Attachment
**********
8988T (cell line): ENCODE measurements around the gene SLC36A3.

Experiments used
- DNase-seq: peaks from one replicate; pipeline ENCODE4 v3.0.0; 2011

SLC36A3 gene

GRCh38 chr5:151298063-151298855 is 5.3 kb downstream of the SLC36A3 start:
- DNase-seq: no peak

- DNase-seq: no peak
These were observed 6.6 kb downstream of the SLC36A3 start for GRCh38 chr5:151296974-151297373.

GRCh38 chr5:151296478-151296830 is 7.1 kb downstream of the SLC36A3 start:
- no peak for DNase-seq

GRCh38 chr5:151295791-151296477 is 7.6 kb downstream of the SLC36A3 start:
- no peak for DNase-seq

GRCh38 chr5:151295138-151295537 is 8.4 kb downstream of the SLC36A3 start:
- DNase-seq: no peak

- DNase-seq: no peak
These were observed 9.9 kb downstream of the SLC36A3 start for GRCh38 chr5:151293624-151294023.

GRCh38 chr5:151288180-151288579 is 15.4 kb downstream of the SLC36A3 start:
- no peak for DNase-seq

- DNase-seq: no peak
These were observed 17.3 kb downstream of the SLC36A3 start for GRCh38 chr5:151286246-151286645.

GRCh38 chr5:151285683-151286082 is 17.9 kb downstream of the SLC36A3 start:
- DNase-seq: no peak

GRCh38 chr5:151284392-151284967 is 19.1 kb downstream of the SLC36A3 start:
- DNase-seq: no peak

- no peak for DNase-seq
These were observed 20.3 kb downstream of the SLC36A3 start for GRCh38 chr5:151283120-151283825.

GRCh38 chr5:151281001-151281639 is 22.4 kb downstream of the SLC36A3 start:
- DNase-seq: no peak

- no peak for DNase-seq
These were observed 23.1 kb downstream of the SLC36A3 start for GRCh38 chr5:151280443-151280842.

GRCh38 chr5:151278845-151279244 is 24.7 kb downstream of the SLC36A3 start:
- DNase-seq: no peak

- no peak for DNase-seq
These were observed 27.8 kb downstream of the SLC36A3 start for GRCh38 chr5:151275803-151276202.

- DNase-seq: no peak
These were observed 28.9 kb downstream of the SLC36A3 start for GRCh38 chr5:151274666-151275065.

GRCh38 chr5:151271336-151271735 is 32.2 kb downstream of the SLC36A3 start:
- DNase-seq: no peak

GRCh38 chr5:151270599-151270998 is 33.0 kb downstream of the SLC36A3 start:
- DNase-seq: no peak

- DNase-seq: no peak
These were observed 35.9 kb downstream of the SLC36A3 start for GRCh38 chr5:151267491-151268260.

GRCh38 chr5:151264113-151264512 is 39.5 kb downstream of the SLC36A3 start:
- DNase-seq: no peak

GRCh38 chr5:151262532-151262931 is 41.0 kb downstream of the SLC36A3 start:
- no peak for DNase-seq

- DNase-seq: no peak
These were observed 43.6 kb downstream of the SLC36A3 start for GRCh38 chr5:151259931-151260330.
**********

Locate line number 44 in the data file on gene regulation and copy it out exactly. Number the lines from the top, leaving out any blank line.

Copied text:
- DNase-seq: no peak